The Trench of Death in Diksmuide, Belgium is a haunting memorial to the fierce resistance of the troops who fought and died there. Most of its history deals with the years from 1914-1918 where hundreds troops (in fact the entire Belgium army) fought to stay alive and quell the advances of the enemy. They did a credible job and were so happy at the glorious offensive of September 28th, 1918. For four years this trench was alive with the sounds of artillery, mortar shells, heavy gunfire, incessant income fire alerts, grenades and sudden attacks. This narrow gallery saw many a death and protected as many men as it could. But the nickname of the trench of death is well suited to it.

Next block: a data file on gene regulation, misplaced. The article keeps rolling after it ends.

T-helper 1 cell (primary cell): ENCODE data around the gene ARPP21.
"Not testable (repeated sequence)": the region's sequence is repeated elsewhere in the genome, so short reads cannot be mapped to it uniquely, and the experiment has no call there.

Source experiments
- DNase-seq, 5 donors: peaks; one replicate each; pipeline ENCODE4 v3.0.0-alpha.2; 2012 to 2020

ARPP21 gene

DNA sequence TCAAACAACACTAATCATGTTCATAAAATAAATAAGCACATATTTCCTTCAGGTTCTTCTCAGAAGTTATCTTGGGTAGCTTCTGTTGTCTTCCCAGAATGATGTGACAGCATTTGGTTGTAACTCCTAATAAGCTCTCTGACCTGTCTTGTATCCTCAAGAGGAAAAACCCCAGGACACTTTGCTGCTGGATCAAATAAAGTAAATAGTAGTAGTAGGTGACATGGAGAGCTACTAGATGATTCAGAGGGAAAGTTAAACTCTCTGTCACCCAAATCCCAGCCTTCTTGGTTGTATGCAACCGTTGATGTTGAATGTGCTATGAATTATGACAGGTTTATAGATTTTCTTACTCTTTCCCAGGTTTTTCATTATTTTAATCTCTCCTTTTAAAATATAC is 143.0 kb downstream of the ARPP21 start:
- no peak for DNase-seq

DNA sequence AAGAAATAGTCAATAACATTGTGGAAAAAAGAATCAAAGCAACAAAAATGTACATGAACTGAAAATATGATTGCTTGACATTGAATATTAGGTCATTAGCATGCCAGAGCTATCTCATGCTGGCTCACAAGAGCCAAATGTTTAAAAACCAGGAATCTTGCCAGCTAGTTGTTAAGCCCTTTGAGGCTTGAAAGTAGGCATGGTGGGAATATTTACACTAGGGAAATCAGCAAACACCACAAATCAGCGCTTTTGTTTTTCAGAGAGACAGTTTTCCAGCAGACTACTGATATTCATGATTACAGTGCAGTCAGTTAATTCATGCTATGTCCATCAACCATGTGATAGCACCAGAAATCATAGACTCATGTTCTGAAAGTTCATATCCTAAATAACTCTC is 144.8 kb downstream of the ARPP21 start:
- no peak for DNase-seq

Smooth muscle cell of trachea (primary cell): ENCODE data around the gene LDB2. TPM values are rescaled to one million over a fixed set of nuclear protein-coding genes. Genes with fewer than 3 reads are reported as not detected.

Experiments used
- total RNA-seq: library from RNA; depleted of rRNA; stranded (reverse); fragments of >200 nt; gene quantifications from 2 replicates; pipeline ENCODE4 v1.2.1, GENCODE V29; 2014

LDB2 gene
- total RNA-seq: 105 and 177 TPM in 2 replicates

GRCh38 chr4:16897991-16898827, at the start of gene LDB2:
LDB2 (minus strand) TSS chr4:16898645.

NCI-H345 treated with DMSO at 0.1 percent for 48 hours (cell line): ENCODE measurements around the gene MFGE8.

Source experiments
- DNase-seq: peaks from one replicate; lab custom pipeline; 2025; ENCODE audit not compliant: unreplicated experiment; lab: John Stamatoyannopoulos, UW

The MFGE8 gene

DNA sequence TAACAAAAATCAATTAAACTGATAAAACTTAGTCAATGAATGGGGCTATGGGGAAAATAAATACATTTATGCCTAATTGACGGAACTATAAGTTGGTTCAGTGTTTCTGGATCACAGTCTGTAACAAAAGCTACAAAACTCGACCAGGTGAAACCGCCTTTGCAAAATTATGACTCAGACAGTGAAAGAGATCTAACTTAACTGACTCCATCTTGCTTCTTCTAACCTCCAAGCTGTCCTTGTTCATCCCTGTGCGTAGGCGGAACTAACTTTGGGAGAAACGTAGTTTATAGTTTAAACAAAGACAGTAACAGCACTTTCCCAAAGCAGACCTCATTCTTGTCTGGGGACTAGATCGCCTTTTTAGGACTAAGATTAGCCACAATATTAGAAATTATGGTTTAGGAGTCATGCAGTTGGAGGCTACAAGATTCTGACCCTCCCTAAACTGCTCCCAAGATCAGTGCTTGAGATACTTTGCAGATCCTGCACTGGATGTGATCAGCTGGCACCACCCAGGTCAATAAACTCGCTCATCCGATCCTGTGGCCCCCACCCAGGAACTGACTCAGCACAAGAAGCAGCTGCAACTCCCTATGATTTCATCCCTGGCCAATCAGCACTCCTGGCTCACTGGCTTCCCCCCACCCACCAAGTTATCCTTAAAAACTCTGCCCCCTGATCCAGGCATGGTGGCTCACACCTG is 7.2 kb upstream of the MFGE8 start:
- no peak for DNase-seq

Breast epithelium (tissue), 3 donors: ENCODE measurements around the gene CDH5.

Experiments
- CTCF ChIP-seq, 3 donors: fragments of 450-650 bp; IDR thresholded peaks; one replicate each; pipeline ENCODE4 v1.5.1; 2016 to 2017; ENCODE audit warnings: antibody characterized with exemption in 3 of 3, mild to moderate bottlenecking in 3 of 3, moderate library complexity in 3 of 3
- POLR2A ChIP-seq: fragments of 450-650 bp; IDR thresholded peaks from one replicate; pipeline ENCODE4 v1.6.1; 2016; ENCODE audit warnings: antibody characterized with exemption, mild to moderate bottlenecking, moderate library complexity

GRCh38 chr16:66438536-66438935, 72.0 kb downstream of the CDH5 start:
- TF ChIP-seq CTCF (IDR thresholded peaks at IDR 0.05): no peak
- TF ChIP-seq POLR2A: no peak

The Trench of Death was started in 1915 so the Belgians could retake a heavily defended German occupied machine gun base on the left banks of the river. All this work had to be done right out in the open under heavy fire. So, discretion being the better part of valor, they went at it in steps. Things were progressing relatively well when it was discovered the Germans were doing the same thing on their side of the river. Both sides had to stop when they came a few yards from each other. It's a totally amazing story and one really worth reading about. The trenches will make you realize just what people went through to give us our current rights and freedoms.
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